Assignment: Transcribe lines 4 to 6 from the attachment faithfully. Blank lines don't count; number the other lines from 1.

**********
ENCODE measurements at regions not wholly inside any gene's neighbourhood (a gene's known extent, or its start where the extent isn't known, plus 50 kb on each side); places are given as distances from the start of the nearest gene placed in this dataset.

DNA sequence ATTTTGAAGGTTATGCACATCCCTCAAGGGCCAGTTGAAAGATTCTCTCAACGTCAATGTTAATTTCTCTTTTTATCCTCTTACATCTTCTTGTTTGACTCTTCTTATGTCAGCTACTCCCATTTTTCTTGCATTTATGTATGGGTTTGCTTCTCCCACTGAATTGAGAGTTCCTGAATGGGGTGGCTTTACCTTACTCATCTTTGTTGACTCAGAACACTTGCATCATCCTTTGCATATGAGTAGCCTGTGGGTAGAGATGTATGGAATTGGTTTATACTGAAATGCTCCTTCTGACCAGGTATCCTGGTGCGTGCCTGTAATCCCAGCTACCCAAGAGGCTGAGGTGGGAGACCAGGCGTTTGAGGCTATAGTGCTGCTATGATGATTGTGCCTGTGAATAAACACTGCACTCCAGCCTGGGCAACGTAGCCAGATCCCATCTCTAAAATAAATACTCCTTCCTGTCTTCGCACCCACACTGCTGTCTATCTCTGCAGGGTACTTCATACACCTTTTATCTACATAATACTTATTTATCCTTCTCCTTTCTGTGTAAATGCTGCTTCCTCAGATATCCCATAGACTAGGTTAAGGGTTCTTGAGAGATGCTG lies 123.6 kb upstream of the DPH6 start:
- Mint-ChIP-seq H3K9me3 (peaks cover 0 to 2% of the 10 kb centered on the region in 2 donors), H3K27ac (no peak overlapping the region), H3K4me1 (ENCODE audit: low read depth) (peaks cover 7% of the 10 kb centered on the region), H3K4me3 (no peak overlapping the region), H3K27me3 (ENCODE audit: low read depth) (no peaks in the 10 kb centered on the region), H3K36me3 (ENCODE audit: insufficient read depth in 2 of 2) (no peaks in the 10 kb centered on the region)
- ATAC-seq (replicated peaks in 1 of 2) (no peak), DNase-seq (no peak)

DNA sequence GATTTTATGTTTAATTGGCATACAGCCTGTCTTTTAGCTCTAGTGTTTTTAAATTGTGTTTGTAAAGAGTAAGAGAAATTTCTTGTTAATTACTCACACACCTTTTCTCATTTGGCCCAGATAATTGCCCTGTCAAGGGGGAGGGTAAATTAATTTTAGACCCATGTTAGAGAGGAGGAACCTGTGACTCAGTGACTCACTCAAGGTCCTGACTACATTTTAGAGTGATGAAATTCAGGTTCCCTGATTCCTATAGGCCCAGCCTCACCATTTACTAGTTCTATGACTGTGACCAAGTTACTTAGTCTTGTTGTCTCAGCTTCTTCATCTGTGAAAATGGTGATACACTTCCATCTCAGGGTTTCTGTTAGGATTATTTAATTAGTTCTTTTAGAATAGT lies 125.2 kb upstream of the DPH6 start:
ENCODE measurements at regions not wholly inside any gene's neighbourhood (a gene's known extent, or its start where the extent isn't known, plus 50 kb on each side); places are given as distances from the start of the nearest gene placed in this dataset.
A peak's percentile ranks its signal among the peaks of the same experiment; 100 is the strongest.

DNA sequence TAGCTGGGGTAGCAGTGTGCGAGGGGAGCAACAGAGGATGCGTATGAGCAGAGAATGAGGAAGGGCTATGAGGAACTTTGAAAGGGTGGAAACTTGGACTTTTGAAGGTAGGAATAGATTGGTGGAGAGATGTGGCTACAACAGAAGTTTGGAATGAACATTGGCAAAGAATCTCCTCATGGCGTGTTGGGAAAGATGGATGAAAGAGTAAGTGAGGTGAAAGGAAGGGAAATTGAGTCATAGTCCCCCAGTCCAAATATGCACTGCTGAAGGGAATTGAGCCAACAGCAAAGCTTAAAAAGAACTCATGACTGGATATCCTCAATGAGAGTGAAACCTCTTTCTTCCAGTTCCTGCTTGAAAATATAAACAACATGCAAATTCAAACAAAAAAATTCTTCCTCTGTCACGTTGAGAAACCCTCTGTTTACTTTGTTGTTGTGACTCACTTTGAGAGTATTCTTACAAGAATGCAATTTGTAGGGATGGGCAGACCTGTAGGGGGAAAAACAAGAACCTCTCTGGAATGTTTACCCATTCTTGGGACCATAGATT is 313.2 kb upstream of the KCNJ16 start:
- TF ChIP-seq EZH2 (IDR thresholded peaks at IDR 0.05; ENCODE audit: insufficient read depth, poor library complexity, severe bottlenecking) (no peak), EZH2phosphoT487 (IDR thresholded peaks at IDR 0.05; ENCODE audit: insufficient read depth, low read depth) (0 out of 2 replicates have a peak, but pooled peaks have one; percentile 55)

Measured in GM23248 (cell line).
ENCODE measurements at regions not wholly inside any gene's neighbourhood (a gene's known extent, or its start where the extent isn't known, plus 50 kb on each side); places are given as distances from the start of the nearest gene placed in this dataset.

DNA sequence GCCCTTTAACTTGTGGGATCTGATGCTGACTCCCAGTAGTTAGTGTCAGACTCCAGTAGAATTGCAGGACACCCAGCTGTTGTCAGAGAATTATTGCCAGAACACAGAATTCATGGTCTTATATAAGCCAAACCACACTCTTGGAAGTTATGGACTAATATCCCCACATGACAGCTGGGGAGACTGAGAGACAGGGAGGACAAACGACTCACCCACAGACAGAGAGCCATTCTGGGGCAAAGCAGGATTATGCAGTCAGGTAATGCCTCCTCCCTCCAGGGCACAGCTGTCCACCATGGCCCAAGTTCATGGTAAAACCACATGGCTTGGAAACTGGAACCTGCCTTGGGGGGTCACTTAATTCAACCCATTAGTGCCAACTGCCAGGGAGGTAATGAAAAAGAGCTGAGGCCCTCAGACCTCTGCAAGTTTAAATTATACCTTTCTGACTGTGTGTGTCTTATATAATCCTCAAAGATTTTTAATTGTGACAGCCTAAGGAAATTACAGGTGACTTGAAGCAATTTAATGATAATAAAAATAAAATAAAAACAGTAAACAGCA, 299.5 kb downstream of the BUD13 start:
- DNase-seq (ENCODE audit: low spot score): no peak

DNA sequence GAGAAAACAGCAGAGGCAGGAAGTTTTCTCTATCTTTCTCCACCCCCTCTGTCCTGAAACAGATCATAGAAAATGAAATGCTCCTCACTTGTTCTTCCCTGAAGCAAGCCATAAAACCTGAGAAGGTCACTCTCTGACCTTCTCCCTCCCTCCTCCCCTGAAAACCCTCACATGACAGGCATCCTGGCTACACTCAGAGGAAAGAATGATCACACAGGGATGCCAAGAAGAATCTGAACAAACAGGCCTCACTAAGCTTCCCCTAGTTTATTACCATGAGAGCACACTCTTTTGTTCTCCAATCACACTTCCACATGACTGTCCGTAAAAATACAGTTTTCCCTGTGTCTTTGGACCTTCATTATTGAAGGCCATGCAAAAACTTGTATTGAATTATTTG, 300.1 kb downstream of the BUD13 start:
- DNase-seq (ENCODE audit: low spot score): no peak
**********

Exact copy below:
- ATAC-seq (replicated peaks in 1 of 2) (no peak), DNase-seq (no peak)

DNA sequence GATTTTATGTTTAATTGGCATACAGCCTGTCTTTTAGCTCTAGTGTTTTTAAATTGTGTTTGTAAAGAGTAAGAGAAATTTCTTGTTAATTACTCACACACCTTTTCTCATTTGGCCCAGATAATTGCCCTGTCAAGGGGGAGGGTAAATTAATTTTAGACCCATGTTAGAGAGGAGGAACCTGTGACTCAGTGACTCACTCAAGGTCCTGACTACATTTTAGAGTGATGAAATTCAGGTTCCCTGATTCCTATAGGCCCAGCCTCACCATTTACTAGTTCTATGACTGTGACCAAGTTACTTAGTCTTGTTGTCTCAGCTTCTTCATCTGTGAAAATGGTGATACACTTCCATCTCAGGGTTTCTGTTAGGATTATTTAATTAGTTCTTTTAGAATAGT lies 125.2 kb upstream of the DPH6 start:
ENCODE measurements at regions not wholly inside any gene's neighbourhood (a gene's known extent, or its start where the extent isn't known, plus 50 kb on each side); places are given as distances from the start of the nearest gene placed in this dataset.